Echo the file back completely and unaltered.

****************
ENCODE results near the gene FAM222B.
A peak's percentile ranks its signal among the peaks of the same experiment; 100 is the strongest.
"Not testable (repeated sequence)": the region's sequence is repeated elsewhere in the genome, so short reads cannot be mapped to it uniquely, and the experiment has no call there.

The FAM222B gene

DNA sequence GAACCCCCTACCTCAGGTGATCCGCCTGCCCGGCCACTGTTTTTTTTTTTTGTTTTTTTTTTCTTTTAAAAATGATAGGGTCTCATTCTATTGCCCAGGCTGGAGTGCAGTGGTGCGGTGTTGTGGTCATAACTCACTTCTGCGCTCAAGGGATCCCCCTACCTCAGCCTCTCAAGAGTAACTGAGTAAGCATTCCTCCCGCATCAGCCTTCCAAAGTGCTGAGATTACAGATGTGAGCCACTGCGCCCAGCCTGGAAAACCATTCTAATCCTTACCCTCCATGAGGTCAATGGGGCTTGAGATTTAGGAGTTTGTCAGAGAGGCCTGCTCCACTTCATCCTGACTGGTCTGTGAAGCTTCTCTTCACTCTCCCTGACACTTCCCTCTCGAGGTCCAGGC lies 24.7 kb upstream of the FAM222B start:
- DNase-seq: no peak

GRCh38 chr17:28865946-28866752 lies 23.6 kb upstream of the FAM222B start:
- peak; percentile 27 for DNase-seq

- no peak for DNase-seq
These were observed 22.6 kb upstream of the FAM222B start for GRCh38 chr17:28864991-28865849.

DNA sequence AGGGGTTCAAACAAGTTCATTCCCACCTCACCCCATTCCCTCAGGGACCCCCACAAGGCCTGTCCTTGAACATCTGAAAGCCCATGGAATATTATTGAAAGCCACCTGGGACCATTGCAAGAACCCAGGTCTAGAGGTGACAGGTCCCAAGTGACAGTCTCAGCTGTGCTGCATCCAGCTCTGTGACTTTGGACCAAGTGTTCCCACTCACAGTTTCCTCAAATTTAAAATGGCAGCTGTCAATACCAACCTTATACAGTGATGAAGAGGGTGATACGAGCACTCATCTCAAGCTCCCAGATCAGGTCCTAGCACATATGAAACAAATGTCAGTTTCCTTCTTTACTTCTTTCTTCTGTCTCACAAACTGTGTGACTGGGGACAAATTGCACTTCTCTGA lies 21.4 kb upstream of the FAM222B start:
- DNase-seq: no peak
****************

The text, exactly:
ENCODE results near the gene FAM222B.
A peak's percentile ranks its signal among the peaks of the same experiment; 100 is the strongest.
"Not testable (repeated sequence)": the region's sequence is repeated elsewhere in the genome, so short reads cannot be mapped to it uniquely, and the experiment has no call there.

The FAM222B gene

DNA sequence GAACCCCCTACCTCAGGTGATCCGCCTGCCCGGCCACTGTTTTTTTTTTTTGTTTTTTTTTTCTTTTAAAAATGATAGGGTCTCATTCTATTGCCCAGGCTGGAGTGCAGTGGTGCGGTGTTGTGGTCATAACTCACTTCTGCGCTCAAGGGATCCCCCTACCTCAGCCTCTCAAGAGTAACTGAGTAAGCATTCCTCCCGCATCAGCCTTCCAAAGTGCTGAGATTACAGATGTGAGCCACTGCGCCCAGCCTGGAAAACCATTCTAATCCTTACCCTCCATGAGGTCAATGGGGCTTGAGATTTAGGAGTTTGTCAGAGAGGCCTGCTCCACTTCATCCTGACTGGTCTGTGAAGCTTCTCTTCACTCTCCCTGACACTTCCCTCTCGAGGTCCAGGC lies 24.7 kb upstream of the FAM222B start:
- DNase-seq: no peak

GRCh38 chr17:28865946-28866752 lies 23.6 kb upstream of the FAM222B start:
- peak; percentile 27 for DNase-seq

- no peak for DNase-seq
These were observed 22.6 kb upstream of the FAM222B start for GRCh38 chr17:28864991-28865849.

DNA sequence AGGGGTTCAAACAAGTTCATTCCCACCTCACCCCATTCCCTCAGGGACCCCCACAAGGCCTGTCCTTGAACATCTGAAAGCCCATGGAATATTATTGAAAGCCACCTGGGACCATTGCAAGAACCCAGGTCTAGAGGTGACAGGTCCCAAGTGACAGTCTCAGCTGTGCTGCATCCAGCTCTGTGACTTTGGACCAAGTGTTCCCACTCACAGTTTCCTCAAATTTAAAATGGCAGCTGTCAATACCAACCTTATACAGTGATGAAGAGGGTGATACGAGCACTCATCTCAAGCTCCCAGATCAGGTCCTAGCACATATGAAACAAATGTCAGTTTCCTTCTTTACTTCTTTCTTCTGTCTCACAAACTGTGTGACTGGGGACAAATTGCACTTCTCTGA lies 21.4 kb upstream of the FAM222B start:
- DNase-seq: no peak